Are Your Employees Really Independent Contractors?
Many employers classify certain positions under the "independent contractor" classification and then feel confident that they are not obligated to pay any employment taxes or adhere to the myriad of employment laws out there. This classification does not save the employer from the legal obligation they have when there is actually a real employer-employee relationship under the Fair Labor Standards Act (FLSA) and the IRS. There have been many cases in the recent past in which misclassified independent contractors were wrongfully terminated or not paid for overtime and the courts found the business relationship was in fact one of an employer-employee. Once it is established that an employer-employee relationship exists, the IRS also takes a seat at the table with palms outstretched. As we all know, we must pay income taxes, Social Security and Medicare on all of our employees. Forget about walking away from the IRS once the Independent Contractor status is taken away!!
With the risks of incorrectly using the independent contractor status in mind, we must consider the degree of control and level of independence under the following three categories...
Behavioral, Financial & Type of Relationship. The employer/business must ask the following questions when determining that status:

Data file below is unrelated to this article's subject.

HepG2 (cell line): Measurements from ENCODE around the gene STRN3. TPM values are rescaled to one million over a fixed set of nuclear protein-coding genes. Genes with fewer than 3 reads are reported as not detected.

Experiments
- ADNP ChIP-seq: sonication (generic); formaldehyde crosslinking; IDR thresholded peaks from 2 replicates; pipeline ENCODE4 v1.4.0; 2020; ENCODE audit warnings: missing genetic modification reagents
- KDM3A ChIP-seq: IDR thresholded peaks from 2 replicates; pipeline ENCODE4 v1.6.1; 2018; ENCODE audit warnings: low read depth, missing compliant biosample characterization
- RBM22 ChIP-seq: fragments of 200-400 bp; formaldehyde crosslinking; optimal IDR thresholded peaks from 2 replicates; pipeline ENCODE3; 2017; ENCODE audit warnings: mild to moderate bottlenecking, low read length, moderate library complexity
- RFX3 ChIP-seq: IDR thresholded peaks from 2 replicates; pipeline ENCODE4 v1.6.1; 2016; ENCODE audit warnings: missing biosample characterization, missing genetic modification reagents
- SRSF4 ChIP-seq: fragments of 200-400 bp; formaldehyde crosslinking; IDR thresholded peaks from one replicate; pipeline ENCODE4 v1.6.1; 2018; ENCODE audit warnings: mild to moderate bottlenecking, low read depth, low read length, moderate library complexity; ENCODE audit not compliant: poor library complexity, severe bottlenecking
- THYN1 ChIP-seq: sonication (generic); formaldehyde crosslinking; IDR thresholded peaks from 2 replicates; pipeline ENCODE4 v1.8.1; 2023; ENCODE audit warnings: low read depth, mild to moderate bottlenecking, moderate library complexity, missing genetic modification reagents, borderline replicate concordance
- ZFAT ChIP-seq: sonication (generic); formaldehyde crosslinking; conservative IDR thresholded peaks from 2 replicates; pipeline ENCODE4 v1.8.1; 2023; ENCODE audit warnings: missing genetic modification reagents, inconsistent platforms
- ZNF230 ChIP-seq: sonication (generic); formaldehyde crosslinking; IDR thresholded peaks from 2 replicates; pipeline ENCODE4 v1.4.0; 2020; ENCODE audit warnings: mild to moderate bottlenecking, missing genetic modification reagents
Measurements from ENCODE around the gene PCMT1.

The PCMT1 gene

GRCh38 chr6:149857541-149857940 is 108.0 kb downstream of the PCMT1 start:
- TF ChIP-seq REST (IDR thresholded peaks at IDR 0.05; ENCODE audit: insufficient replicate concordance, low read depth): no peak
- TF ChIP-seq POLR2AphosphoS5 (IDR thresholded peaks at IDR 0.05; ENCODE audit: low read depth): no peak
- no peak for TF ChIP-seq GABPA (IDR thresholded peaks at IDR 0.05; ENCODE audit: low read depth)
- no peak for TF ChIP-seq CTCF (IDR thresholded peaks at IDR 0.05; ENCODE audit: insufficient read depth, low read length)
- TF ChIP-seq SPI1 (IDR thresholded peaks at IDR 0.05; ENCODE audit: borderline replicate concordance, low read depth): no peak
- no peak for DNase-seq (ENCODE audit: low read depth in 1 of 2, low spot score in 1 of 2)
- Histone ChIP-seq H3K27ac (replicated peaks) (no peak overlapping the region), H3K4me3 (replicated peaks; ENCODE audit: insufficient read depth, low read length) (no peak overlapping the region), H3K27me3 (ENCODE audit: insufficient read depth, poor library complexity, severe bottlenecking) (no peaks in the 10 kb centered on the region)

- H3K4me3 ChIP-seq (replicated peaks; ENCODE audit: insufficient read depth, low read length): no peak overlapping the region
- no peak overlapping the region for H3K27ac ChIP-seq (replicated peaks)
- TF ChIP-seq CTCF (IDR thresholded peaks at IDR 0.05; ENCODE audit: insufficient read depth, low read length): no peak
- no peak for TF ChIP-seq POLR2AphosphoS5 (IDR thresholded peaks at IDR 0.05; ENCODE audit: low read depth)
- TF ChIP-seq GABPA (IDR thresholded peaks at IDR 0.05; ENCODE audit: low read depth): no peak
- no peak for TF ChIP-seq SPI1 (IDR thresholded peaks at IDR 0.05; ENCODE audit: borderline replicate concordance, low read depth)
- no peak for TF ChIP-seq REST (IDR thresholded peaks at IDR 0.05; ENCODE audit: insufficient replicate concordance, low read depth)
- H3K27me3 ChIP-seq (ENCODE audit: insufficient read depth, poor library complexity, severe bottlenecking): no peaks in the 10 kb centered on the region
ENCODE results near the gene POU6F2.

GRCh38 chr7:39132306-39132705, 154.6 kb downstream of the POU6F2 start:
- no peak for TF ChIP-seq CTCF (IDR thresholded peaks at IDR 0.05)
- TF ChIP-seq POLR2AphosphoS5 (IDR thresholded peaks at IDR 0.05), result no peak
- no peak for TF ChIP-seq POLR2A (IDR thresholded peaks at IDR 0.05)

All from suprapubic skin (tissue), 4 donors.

- The nature and degree of control with regard to who makes the schedule, who is responsible for quality control, does the worker work for any other companies, etc.?
- The amount of the worker's investment; do they purchase and use their own tools or do they get reimbursed for their supplies?
- How long will the relationship last?
- Does the worker earn a profit? Is there a potential for the worker to experience profit and loss?
- Does the worker advertise independently?
If after the above questions are asked and it is still difficult to definitively make that distinction between employee and independent contractor, businesses may also complete and file a Form SS-8 to have the IRS make the determination for them.
Response to: Are Your Employees Really Independent Contractors?
Wednesday, March 21, 2012
I have seen too many employers misclassify their employees as sub contractors. Once the employee files for unemployment insurance, the game is over - between the audits, penalties etc... they are just kidding themselves temporarily. This doesn't include the risk factor that an "independent contractor" has an accident and all of sudden claims they should've been covered on workers' compensation. There are plenty of law firms that would take that case.
Proper classification makes sense!
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